Redistribution of protein kinase C during mitogenesis of human B lymphocytes

Graeme R. Guy*, John Gordon, Leonie Walker, Robert H. Michell, Geoffrey Brown

*Corresponding author for this work

Research output: Contribution to journalArticlepeer-review

53 Citations (Scopus)


G0 human tonsillar B-lymphocytes were stimulated to divide by the polyclonal mitogen Staphylococcus Aureus Cowan strain 1 (SAC) and by the combined use of 12-O-tetradecanoyl phorbol-13-acetate (TPA) and the calcium ionophore ionomycin. The activities of protein kinase C, which requires Ca++ and phospholipid as co-factors, and a proteolytically cleaved form of this enzyme (protein kinase M), which is independent of calcium and phospholipid control, were determined in soluble and particulate fractions obtained from activated B cells. Treatment of G0 B cells with SAC or TPA together with ionomycin caused redistribution of protein kinase C from the soluble to the particulate fraction where the 80,000-Dalton protein kinase C was cleaved to give rise to a 50,000-Dalton form of the kinase which was also found in the cytoplasm. These data suggest that redistribution and proteolytic cleavage of protein kinase C are key signal transduction events in B cell mitogenesis.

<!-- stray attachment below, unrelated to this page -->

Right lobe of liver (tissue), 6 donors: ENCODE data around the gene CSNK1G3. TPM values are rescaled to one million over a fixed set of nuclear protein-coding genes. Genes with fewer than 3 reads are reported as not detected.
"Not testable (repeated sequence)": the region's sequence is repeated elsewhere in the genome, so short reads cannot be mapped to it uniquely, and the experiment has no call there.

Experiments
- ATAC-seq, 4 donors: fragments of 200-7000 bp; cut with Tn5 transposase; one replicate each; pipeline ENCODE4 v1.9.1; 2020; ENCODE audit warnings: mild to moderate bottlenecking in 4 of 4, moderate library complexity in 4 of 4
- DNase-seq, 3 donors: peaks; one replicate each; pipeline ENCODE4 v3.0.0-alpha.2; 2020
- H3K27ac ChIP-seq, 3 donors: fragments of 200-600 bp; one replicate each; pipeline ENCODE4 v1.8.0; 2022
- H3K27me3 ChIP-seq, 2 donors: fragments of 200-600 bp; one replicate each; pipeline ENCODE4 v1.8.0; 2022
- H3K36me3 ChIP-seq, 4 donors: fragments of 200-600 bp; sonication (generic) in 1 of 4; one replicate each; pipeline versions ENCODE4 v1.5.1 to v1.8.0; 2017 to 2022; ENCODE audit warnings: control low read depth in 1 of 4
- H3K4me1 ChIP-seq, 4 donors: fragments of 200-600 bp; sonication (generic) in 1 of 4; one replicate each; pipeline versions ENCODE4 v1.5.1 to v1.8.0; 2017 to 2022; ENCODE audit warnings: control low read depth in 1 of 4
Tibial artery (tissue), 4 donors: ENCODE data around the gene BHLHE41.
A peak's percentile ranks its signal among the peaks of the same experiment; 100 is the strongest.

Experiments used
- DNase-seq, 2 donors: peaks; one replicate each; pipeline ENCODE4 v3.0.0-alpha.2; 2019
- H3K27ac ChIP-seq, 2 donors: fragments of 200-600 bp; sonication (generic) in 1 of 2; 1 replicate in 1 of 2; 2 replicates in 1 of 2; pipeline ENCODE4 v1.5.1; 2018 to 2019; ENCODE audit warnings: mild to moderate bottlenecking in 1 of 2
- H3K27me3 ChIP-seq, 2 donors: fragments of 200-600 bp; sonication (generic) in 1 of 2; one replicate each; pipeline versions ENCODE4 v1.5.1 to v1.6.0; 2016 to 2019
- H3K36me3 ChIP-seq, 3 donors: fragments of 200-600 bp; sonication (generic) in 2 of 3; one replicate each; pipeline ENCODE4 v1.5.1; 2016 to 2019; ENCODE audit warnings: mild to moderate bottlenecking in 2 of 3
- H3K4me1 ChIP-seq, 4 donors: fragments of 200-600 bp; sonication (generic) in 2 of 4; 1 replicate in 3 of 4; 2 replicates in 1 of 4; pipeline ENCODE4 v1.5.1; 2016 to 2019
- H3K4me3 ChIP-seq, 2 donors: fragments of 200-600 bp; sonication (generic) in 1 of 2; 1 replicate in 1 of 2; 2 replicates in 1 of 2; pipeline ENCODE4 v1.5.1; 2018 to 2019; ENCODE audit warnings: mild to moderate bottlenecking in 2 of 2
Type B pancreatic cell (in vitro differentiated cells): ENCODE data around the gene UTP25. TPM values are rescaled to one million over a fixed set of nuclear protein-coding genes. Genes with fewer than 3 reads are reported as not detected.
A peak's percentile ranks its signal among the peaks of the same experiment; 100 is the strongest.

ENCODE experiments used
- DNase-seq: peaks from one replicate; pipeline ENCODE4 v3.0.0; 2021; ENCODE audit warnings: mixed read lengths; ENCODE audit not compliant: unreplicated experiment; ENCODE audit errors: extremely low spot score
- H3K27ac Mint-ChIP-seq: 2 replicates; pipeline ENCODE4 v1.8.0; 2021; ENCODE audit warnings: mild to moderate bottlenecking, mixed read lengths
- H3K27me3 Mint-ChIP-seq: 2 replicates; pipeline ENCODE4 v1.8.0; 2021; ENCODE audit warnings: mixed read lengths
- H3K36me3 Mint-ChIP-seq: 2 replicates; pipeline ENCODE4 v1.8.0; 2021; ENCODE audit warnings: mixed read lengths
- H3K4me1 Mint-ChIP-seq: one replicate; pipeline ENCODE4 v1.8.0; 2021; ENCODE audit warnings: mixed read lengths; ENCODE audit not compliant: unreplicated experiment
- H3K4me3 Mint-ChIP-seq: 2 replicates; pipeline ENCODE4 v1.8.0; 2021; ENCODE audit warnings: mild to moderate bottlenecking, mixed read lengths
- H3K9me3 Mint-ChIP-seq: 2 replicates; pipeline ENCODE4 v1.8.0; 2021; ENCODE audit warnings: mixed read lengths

Original languageEnglish
Pages (from-to)146-153
Number of pages8
JournalBiochemical and Biophysical Research Communications
Issue number1
Publication statusPublished - 26 Feb 1986

ASJC Scopus subject areas

  • Biophysics
  • Biochemistry
  • Molecular Biology
  • Cell Biology


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